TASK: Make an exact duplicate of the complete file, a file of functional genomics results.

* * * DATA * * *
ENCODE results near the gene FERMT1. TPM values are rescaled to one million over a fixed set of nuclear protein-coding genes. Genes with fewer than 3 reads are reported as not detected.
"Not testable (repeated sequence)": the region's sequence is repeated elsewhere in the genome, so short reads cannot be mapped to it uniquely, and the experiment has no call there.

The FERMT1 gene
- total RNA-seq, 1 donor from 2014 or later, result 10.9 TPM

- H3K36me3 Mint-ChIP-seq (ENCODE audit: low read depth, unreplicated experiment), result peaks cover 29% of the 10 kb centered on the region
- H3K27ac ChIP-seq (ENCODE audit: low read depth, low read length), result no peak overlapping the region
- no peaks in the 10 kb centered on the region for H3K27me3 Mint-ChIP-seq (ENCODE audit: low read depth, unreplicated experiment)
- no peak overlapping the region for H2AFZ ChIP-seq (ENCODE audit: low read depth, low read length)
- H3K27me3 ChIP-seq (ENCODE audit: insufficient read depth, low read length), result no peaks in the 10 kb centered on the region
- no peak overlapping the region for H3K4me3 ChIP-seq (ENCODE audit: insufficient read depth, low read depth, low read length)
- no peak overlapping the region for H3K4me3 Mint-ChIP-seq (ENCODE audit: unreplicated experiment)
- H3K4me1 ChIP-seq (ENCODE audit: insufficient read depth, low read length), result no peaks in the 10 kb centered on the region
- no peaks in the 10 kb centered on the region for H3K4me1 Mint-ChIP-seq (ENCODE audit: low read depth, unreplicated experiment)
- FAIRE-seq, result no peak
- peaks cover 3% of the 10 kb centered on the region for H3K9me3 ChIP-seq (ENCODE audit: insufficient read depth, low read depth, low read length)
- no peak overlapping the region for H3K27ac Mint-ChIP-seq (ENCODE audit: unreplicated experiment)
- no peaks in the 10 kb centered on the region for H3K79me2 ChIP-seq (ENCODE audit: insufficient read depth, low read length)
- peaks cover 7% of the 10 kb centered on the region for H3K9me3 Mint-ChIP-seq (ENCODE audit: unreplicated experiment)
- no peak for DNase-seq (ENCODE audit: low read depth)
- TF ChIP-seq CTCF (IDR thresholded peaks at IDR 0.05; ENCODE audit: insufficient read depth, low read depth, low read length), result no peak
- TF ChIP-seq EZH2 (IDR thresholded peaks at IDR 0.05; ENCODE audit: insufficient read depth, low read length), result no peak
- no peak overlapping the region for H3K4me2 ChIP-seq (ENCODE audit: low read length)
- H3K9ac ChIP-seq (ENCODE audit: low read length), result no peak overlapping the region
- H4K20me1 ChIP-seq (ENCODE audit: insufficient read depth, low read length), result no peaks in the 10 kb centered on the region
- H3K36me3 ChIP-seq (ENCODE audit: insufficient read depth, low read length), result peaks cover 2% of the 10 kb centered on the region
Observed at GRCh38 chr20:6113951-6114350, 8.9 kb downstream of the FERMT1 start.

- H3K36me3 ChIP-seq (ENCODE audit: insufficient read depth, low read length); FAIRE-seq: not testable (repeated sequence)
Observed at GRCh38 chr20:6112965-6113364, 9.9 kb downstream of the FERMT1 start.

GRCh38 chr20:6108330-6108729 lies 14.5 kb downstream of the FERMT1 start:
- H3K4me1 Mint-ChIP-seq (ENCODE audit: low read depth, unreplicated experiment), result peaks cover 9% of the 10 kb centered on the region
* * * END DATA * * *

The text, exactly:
ENCODE results near the gene FERMT1. TPM values are rescaled to one million over a fixed set of nuclear protein-coding genes. Genes with fewer than 3 reads are reported as not detected.
"Not testable (repeated sequence)": the region's sequence is repeated elsewhere in the genome, so short reads cannot be mapped to it uniquely, and the experiment has no call there.

The FERMT1 gene
- total RNA-seq, 1 donor from 2014 or later, result 10.9 TPM

- H3K36me3 Mint-ChIP-seq (ENCODE audit: low read depth, unreplicated experiment), result peaks cover 29% of the 10 kb centered on the region
- H3K27ac ChIP-seq (ENCODE audit: low read depth, low read length), result no peak overlapping the region
- no peaks in the 10 kb centered on the region for H3K27me3 Mint-ChIP-seq (ENCODE audit: low read depth, unreplicated experiment)
- no peak overlapping the region for H2AFZ ChIP-seq (ENCODE audit: low read depth, low read length)
- H3K27me3 ChIP-seq (ENCODE audit: insufficient read depth, low read length), result no peaks in the 10 kb centered on the region
- no peak overlapping the region for H3K4me3 ChIP-seq (ENCODE audit: insufficient read depth, low read depth, low read length)
- no peak overlapping the region for H3K4me3 Mint-ChIP-seq (ENCODE audit: unreplicated experiment)
- H3K4me1 ChIP-seq (ENCODE audit: insufficient read depth, low read length), result no peaks in the 10 kb centered on the region
- no peaks in the 10 kb centered on the region for H3K4me1 Mint-ChIP-seq (ENCODE audit: low read depth, unreplicated experiment)
- FAIRE-seq, result no peak
- peaks cover 3% of the 10 kb centered on the region for H3K9me3 ChIP-seq (ENCODE audit: insufficient read depth, low read depth, low read length)
- no peak overlapping the region for H3K27ac Mint-ChIP-seq (ENCODE audit: unreplicated experiment)
- no peaks in the 10 kb centered on the region for H3K79me2 ChIP-seq (ENCODE audit: insufficient read depth, low read length)
- peaks cover 7% of the 10 kb centered on the region for H3K9me3 Mint-ChIP-seq (ENCODE audit: unreplicated experiment)
- no peak for DNase-seq (ENCODE audit: low read depth)
- TF ChIP-seq CTCF (IDR thresholded peaks at IDR 0.05; ENCODE audit: insufficient read depth, low read depth, low read length), result no peak
- TF ChIP-seq EZH2 (IDR thresholded peaks at IDR 0.05; ENCODE audit: insufficient read depth, low read length), result no peak
- no peak overlapping the region for H3K4me2 ChIP-seq (ENCODE audit: low read length)
- H3K9ac ChIP-seq (ENCODE audit: low read length), result no peak overlapping the region
- H4K20me1 ChIP-seq (ENCODE audit: insufficient read depth, low read length), result no peaks in the 10 kb centered on the region
- H3K36me3 ChIP-seq (ENCODE audit: insufficient read depth, low read length), result peaks cover 2% of the 10 kb centered on the region
Observed at GRCh38 chr20:6113951-6114350, 8.9 kb downstream of the FERMT1 start.

- H3K36me3 ChIP-seq (ENCODE audit: insufficient read depth, low read length); FAIRE-seq: not testable (repeated sequence)
Observed at GRCh38 chr20:6112965-6113364, 9.9 kb downstream of the FERMT1 start.

GRCh38 chr20:6108330-6108729 lies 14.5 kb downstream of the FERMT1 start:
- H3K4me1 Mint-ChIP-seq (ENCODE audit: low read depth, unreplicated experiment), result peaks cover 9% of the 10 kb centered on the region